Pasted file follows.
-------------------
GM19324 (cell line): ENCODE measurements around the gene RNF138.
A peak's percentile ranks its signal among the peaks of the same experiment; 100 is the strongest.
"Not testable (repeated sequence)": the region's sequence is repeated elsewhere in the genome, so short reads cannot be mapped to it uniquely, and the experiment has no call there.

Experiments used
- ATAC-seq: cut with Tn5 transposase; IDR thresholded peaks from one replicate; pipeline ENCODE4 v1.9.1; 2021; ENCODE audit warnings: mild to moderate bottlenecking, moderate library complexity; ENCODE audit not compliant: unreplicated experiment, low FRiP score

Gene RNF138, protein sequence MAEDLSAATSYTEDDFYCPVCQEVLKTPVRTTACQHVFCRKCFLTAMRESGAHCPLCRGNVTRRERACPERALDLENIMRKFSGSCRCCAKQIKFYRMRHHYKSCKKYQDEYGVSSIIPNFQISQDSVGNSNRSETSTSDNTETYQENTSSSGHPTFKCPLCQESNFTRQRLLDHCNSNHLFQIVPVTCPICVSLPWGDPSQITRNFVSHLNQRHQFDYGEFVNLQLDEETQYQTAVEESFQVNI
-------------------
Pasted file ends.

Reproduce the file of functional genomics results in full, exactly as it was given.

GM19324 (cell line): ENCODE measurements around the gene RNF138.
A peak's percentile ranks its signal among the peaks of the same experiment; 100 is the strongest.
"Not testable (repeated sequence)": the region's sequence is repeated elsewhere in the genome, so short reads cannot be mapped to it uniquely, and the experiment has no call there.

Experiments used
- ATAC-seq: cut with Tn5 transposase; IDR thresholded peaks from one replicate; pipeline ENCODE4 v1.9.1; 2021; ENCODE audit warnings: mild to moderate bottlenecking, moderate library complexity; ENCODE audit not compliant: unreplicated experiment, low FRiP score

Gene RNF138, protein sequence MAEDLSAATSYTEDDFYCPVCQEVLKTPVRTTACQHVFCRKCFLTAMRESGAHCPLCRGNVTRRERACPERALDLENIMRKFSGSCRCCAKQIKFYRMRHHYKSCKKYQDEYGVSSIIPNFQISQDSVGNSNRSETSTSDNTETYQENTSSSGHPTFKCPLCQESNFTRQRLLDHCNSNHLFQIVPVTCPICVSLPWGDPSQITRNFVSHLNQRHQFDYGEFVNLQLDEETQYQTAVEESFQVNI